Image Flash forward a few millennia and this theory could be used to explain contemporary adculture. Current cognitive psychology theories of perception in humans (not seagulls or red stripes on beaks, which in my novice opinion have more to do with evolutionary psychology and survival than ideals of beauty) could also also support this idea I think. This is a theory I am developing anyway after taking cognitive science courses I am having a much better understanding of communication theory.

For example: The brain notices the novel and pays extra attention to the unordinary. Think, for example, of when you have met someone who had a nose (or some other feature) that was larger than anyone else’s you have ever seen before. You probably recall the experience well, and remembering really noticing it, could not ignore it  and likely felt you might be staring at it for a socially inappropriate period of time. Such a stimulus for your brain and the processes that follow fix the experience in your memory along with associations and assumptions based on previous experiences and cultural knowledge. The brain will also make associations with this new experience based on whether the person was perceived to be physically aggressive or passive, soft spoken or boisterous, eccentric or conservative, and so on.

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Unless you consciously override this process, the next time you meet someone with a similarly large nose, your memory will be triggered and subconsciously you will have certain expectations of the person based on your previous encounter and the associations you made. You may realize this consciously or subconsciously and depending on the impact of the experience you may, consciously or subconsciously, start to emulate them if you are impressed by them, especially if you notice that others people are too. You will want to experience that perhaps, you may want others to feel a similar impact when they meet you. You attribute the impact of the experience to the fact that people with big noses are much more loved, wanted and accepted in your community. So, you might look into how diet or exercise could make your nose bigger so that you too can be more accepted and loved like that, and when you realize that method of pursuit does not produce a nose big enough, you may turn to surgery for better results.

This may all seem laughable, but think of it how this could apply to physical features that humans in our culture currently focus on and put importance on. Large breasts, and small waists for example, or pale skin, wide eyes, full lips and small noses. These are the ideals that get portrayed in our media and are criticized by some (ie: Jean Kilbourne) as harmful and ridiculously inauthentic and unrealistic. And yet there are thousands more images created in a similar way, and thousands of people who go out of their way to emulate them. Think of Michael Jackson’s transformation or Deborah Voigt’s.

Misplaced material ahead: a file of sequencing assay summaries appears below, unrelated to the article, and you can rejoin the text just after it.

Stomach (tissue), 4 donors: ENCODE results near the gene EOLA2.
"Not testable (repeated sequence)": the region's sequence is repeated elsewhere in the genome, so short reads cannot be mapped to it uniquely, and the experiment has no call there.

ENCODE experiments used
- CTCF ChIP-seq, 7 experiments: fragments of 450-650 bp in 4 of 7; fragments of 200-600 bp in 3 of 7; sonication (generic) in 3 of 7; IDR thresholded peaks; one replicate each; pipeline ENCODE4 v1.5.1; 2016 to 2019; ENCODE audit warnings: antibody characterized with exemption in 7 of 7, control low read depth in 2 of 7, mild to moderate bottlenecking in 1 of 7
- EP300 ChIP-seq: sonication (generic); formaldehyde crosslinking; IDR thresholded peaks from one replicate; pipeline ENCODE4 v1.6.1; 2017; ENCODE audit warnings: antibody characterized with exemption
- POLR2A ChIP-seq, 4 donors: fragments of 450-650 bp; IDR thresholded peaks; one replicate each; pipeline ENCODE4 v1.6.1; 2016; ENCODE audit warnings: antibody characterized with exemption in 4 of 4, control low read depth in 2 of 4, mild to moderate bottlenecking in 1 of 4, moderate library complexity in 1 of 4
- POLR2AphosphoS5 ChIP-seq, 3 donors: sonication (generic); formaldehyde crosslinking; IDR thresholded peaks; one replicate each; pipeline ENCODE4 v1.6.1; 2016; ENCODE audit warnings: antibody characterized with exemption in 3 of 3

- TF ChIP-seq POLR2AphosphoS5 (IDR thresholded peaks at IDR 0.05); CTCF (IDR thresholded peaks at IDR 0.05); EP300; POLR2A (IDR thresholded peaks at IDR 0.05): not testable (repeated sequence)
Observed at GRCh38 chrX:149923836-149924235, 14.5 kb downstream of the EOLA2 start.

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Were these people unduly pressured by media images? or was their internal desire to be more accepted and loved stronger?

Counter-stereotype Women in Media

Political & Celebrity Public Figures:

  • Sandra Oh
  • Margaret Cho
  • Jenny Shimizu
  • Aung San Suu Kyi
  • Lucy Liu
  • Fann Wong
  • Aishwarya Rai (Bachchan)
  • Sheetal Sheth
  • Gong Li
  • Kelly Hu
  • Shu Qi
  • Devon Aoki
  • Grace Park
  • Joan Chen
  • Lynn Chen
  • Karin Anna Cheung
  • Kieu Chinh
  • Tamlyn Tomita
  • Jessica Yu
  • Michelle Krusiec
  • Hiep Thi Le
  • Lisa Ling
  • Marie Matiko
  • Ming-Na (Wen-Zee)
  • SuChin Pak
  • Chandra Wilson
  • Michaëlle Jean
  • Dana Owens (Queen Latifah)
  • Naomi Campbell
  • Iimaan Maxamed Cabdulmajiid (Imam)
  • Pam Grier
  • Ellen Johnson Sirleaf
  • Tyra Banks (?)
  • Carol Diann Johnson (Diahann Carroll)
  • Whoopi Goldberg
  • Oprah Winfrey
  • Halle Berry
  • Michelle Obama
  • Jada Koren Pinkett Smith
  • Maya Rudolph
  • Shanaze Reade
  • Raven-Symoné
  • Roasario Dawson
  • Nikki Blonsky
  • Rachel Ray
  • Suzy Chaffee
  • Natalie Portman
  • Emma Watson
  • Keira Knightley
  • Lisa LaFlamme
  • Claire Martin
  • Stefani Joanne Angelina Germanotta (Lady Gaga)
  • Ellen Degenres
  • Nikki Yanofsky
  • Adele Laurie Blue Adkins (ADELE)
  • Alecia Beth Moore (Pink)
  • Mariska Hargitay
  • Angelina Jolie
  • Wendy Mesley
  • Mary Walsh
  • K D Lang

Behind the scenes:

  • Joan Sauers (script editor)
  • Deepa Mehta (film director)
  • Temple Grandin (author)
  • Lubna Hussein (journalist)
  • Wajeha al-Hawaidar (author)

0ther suggestions:

  • bell hooks
  • Arundati Roy
  • Lisa Nakamura
  • Sherene Razack
  • Sunera Thobani
  • Sook-Yin Lee
  • Alice Dreger
  • Lera Borditsky
  • Sonya JF Barnett
  • Heather Jarvis
  • Faith Gemmill
  • Monica Vela